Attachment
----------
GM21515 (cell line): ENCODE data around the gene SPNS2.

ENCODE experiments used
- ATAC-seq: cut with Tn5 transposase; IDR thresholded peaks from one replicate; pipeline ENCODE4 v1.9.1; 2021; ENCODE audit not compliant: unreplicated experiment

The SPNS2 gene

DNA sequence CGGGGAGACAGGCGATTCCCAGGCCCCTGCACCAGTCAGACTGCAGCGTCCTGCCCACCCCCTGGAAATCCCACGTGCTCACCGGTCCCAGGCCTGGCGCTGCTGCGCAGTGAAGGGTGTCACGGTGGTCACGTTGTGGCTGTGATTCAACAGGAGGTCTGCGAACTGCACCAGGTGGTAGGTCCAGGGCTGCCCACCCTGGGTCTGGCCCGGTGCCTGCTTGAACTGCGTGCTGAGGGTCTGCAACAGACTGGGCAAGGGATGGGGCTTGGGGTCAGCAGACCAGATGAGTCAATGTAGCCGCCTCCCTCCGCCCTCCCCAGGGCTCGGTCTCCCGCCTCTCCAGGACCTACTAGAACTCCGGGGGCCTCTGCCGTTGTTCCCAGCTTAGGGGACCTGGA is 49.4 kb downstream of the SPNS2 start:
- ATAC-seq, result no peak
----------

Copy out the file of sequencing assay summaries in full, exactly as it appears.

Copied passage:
GM21515 (cell line): ENCODE data around the gene SPNS2.

ENCODE experiments used
- ATAC-seq: cut with Tn5 transposase; IDR thresholded peaks from one replicate; pipeline ENCODE4 v1.9.1; 2021; ENCODE audit not compliant: unreplicated experiment

The SPNS2 gene

DNA sequence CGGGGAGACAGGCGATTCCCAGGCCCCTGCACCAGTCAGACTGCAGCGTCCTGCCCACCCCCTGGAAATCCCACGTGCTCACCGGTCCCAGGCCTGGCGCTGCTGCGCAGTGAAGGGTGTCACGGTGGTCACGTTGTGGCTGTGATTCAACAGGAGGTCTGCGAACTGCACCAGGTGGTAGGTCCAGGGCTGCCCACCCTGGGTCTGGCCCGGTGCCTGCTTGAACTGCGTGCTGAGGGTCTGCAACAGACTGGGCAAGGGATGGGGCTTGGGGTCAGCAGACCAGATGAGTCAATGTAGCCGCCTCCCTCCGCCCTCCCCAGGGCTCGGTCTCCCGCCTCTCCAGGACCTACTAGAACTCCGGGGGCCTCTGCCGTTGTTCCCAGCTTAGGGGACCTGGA is 49.4 kb downstream of the SPNS2 start:
- ATAC-seq, result no peak